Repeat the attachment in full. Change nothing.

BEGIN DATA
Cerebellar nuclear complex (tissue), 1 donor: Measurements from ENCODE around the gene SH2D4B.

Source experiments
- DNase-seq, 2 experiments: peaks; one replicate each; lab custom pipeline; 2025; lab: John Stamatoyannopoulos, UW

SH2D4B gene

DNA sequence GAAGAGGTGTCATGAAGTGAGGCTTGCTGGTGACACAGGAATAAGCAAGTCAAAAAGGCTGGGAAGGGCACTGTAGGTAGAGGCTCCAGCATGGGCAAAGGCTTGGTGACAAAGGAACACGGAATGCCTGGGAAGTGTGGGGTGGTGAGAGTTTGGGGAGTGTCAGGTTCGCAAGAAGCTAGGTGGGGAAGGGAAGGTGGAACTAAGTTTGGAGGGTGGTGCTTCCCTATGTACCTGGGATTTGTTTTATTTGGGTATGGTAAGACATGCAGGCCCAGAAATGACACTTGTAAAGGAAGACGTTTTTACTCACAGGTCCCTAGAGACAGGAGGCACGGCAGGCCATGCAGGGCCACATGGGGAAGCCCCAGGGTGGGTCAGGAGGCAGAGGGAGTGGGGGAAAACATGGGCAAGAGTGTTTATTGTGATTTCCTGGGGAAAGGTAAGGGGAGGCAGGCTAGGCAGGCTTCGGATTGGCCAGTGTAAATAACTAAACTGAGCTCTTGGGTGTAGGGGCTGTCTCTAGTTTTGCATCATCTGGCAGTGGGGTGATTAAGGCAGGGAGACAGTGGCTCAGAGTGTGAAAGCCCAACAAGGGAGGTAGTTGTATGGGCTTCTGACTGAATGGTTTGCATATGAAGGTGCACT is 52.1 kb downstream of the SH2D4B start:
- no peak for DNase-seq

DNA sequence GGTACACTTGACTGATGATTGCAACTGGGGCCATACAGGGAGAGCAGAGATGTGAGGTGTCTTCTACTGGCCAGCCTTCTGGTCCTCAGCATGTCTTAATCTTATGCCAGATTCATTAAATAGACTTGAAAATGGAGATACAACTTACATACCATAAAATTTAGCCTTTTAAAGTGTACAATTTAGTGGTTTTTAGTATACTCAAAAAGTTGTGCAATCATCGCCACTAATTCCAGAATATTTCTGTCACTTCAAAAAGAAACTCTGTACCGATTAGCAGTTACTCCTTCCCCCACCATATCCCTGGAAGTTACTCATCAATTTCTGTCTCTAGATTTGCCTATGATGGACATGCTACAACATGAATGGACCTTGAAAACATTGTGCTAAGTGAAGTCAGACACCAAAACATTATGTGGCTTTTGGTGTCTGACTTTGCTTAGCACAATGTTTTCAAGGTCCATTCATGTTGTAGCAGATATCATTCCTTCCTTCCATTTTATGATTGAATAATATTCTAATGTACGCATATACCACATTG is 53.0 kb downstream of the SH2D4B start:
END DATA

Cerebellar nuclear complex (tissue), 1 donor: Measurements from ENCODE around the gene SH2D4B.

Source experiments
- DNase-seq, 2 experiments: peaks; one replicate each; lab custom pipeline; 2025; lab: John Stamatoyannopoulos, UW

SH2D4B gene

DNA sequence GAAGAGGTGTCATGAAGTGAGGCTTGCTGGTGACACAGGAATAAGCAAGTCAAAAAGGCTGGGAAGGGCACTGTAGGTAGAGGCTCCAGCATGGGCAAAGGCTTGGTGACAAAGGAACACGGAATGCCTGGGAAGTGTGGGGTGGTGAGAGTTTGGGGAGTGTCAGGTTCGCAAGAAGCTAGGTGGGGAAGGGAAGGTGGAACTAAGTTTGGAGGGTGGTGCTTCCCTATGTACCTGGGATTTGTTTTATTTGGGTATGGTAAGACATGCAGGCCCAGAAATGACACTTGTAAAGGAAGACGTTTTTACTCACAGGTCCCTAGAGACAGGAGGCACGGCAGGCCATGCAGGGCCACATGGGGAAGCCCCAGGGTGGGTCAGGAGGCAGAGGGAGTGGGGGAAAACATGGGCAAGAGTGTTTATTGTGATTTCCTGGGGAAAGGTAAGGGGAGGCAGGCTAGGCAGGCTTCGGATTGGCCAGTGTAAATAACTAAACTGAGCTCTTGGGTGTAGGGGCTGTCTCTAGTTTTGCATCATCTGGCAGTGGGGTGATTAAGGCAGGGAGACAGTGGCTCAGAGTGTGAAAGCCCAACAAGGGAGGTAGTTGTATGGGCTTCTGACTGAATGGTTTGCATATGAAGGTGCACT is 52.1 kb downstream of the SH2D4B start:
- no peak for DNase-seq

DNA sequence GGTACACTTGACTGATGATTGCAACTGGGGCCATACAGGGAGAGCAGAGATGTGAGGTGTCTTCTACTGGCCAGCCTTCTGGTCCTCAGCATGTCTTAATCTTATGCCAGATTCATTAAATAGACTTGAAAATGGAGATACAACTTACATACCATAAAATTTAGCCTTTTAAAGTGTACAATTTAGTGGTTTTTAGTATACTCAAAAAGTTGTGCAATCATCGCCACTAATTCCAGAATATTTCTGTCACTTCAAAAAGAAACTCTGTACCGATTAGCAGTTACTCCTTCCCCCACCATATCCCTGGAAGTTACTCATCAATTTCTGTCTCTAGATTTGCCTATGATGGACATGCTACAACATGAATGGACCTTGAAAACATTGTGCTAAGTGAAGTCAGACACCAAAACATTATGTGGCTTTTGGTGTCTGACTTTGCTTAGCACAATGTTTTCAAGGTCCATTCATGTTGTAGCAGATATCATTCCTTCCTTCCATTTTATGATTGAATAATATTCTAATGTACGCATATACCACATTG is 53.0 kb downstream of the SH2D4B start: